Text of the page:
By midsummer, Republican members of Congress were encouraging face coverings. Senate Majority Leader Mitch McConnell (R-Ky.) said in late June putting on a mask was the “single most important thing you can do” until vaccines were available.

But President Trump rarely insisted Americans wear them. He often described masks as optional and once, misleadingly, as a “double-edged sword” because people might touch the fabric and then their faces.

Images of the president covering his face were scarce until he tweeted a photo of himself in a mask in July.

“Overall, this seems like a win in terms of messaging that would appeal to Republicans,” said Katherine White, an expert in consumer behavior at the University of British Columbia. She said this was because conservatives are strongly motivated by a personal responsibility to care for themselves.

Brooks, who oversaw the publication of the new bulletin, said the language went through lengthy vetting to make sure there was agreement on the best evidence. In this case, laboratory, epidemiological and population-based studies all showed “very substantial benefits” of mask-wearing, he said.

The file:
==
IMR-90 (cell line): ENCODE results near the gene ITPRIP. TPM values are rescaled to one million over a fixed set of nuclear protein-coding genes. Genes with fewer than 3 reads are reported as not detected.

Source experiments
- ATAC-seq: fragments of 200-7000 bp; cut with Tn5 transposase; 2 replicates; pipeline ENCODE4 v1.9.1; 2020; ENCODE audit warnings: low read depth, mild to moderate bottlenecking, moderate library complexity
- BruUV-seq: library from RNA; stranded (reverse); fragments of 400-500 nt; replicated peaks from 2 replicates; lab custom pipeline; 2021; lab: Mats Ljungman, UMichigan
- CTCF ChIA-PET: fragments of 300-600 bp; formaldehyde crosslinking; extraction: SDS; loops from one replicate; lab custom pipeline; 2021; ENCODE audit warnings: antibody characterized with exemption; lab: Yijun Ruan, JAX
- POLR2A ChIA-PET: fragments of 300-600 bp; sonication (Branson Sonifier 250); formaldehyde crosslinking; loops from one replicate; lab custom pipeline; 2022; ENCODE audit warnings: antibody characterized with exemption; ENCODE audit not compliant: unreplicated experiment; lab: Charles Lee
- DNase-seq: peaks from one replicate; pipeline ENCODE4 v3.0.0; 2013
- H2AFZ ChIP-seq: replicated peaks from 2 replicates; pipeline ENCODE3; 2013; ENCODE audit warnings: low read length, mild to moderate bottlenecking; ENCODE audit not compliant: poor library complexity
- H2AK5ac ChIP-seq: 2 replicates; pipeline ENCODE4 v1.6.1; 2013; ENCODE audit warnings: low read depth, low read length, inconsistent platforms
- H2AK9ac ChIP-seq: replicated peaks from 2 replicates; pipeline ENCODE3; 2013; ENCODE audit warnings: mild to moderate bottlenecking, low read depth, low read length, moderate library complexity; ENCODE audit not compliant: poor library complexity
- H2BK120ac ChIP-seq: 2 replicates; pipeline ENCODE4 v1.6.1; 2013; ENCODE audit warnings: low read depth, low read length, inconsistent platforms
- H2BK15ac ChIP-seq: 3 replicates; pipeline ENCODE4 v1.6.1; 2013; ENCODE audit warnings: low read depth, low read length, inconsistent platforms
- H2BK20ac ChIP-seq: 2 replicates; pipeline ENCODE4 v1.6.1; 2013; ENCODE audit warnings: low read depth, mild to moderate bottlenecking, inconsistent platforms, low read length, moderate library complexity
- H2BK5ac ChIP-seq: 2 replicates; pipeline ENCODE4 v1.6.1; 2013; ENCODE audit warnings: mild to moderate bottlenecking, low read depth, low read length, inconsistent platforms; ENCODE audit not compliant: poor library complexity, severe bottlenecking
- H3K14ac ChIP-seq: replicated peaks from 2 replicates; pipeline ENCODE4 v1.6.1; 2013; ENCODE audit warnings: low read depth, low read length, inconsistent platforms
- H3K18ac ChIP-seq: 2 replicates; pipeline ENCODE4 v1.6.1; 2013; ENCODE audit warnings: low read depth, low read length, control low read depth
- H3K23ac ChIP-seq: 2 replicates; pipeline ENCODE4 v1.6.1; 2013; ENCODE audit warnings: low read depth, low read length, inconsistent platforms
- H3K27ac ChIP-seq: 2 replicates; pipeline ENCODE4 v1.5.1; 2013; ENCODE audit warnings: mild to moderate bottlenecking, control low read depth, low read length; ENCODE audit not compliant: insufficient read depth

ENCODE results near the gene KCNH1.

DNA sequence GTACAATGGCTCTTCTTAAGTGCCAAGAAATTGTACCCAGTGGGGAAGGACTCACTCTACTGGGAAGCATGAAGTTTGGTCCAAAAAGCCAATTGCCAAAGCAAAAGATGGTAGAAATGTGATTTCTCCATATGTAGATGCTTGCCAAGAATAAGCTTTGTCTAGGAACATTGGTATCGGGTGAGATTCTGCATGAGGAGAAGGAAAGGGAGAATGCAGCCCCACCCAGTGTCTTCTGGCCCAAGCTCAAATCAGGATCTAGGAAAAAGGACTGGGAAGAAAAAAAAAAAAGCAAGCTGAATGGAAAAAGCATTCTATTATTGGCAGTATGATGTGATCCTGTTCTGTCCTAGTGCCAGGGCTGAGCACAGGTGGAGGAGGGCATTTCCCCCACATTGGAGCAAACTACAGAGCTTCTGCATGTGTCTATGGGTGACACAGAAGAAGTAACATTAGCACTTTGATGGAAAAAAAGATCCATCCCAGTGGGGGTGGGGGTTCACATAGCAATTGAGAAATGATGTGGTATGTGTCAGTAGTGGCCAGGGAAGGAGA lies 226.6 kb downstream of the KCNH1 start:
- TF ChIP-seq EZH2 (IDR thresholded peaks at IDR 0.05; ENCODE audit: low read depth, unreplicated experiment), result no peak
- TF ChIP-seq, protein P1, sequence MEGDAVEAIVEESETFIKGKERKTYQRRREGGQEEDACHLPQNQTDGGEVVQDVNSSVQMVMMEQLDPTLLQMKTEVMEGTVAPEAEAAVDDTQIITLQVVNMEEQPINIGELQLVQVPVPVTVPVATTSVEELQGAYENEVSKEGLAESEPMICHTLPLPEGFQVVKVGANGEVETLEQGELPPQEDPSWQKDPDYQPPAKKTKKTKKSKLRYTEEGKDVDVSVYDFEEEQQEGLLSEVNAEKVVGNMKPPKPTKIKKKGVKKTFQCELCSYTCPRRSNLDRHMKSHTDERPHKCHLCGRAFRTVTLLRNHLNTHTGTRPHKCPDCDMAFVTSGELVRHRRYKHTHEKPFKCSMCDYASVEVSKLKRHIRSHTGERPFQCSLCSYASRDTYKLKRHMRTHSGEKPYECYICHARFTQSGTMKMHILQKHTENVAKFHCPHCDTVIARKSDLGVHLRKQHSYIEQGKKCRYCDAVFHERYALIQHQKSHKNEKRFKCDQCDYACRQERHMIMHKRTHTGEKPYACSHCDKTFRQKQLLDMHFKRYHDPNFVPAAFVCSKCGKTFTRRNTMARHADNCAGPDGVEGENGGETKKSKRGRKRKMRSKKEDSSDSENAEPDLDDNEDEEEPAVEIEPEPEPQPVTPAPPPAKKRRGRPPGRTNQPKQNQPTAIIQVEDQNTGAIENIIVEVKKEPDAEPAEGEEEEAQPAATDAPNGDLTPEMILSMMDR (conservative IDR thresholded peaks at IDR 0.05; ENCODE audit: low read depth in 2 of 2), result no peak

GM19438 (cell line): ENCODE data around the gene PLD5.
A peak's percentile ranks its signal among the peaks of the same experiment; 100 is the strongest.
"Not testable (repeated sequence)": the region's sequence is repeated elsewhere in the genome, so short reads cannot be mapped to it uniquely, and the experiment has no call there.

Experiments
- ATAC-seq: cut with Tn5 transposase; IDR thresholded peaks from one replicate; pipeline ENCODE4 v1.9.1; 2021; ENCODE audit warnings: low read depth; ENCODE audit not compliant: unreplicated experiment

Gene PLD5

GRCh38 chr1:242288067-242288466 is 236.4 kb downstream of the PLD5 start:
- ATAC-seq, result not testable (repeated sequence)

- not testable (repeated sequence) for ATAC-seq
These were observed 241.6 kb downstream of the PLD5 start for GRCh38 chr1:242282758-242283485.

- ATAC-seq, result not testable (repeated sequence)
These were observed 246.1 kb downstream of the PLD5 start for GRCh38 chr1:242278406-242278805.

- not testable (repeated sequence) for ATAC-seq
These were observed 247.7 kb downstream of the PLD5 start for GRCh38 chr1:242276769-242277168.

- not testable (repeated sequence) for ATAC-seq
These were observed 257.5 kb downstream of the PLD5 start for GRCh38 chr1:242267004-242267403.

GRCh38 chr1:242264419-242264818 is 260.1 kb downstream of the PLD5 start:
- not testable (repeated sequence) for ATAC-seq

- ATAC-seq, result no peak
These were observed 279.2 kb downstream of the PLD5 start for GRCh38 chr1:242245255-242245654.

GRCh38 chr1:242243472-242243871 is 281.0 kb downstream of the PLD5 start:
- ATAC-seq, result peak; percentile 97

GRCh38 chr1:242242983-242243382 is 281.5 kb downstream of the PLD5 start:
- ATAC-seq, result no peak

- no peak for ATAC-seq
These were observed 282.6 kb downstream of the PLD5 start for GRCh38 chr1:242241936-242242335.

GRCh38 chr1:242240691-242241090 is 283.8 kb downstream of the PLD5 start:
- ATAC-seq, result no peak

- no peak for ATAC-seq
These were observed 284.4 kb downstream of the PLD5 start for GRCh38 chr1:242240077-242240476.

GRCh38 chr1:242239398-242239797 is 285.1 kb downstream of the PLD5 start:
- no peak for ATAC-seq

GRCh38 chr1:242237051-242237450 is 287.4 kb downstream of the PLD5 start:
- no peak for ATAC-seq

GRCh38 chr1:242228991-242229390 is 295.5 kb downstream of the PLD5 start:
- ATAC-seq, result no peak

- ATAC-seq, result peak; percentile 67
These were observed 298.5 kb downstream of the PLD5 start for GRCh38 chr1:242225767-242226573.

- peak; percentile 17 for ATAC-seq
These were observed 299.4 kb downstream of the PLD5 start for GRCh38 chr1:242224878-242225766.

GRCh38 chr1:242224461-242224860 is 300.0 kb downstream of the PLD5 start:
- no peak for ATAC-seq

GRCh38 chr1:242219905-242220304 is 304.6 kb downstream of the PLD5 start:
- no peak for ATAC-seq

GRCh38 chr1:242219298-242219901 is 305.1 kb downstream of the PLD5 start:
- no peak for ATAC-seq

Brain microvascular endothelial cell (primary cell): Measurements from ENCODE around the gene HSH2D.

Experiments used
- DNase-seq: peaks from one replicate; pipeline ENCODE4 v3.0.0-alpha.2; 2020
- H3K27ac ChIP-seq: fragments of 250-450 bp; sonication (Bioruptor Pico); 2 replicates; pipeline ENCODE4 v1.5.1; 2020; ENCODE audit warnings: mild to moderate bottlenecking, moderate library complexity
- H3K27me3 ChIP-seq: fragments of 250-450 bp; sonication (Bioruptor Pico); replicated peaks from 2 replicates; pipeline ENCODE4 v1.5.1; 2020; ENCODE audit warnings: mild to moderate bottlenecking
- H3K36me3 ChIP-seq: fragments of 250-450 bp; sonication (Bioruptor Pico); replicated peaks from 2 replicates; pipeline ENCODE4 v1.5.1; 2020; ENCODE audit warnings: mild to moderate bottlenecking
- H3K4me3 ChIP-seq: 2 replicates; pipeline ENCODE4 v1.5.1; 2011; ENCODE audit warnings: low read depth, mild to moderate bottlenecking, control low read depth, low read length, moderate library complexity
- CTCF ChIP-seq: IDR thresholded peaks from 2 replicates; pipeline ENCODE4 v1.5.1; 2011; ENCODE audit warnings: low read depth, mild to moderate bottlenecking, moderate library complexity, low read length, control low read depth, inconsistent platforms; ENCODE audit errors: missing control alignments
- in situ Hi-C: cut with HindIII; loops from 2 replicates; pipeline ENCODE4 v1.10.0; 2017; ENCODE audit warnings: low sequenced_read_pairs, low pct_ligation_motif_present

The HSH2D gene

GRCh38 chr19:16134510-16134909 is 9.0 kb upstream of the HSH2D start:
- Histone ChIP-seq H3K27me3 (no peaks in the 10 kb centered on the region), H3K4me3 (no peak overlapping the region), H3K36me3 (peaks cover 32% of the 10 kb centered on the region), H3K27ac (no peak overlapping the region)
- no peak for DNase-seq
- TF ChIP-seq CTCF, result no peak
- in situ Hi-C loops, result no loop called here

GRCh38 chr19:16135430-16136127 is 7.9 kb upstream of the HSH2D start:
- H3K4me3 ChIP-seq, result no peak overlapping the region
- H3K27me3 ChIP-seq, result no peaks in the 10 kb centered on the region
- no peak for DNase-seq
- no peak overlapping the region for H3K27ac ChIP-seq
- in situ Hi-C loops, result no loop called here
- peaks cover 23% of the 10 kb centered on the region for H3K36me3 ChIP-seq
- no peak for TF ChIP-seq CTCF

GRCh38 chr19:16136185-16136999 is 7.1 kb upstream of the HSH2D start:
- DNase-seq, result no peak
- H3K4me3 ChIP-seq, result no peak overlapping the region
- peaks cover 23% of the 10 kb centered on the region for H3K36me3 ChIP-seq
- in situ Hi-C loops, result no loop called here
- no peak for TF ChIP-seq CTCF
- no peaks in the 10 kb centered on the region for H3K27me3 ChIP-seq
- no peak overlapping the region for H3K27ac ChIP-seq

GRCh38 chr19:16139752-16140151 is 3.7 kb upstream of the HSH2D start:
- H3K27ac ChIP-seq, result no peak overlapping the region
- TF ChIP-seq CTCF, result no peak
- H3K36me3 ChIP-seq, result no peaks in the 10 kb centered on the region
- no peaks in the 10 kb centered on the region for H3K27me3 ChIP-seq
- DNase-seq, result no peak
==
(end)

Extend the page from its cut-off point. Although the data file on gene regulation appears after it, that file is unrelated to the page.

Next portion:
An evolution of scientific thinking about masks in the United States occurred amid the pandemic. Monica Gandhi, an infectious-diseases expert at the University of California at San Francisco, said science suggests face coverings “of higher thread count, more than one layer, and those that employ ‘electrostatic filtration’ like surgical masks” provide the best protection.

“Messaging that allows the public to know that masks protect you as well as others will be more powerful in convincing skeptics that masks are important in public spaces to slow down spread and disease from covid-19,” Gandhi said.

It is less clear whether masks — by potentially stanching some, but not all, incoming viral particles — might also lessen the severity of illness. On Sept. 8, Gandhi and her UCSF colleague George Rutherford suggested the dose of virus that people are exposed to may impact the seriousness of disease. The scientists said face coverings could filter enough droplets to lead to asymptomatic or mild illness in some cases — and lead to some immunity.

On Oct. 23, a group of other prominent experts — including Columbia University’s Angela Rasmussen and George Mason University’s Saskia Popescu — argued in a letter to the editor that the science is preliminary and that it is only a hypothesis that mask-wearers inhale small amounts of virus.

The CDC did not address this theory in the bulletin released this week. The agency emphasized this update did not reflect a change in the agency’s recommendation to wear masks.

“Our guidance is still the same,” Brooks said. “This is more data in support of that, and it highlights that there is personal protection that we want to make sure people know about.”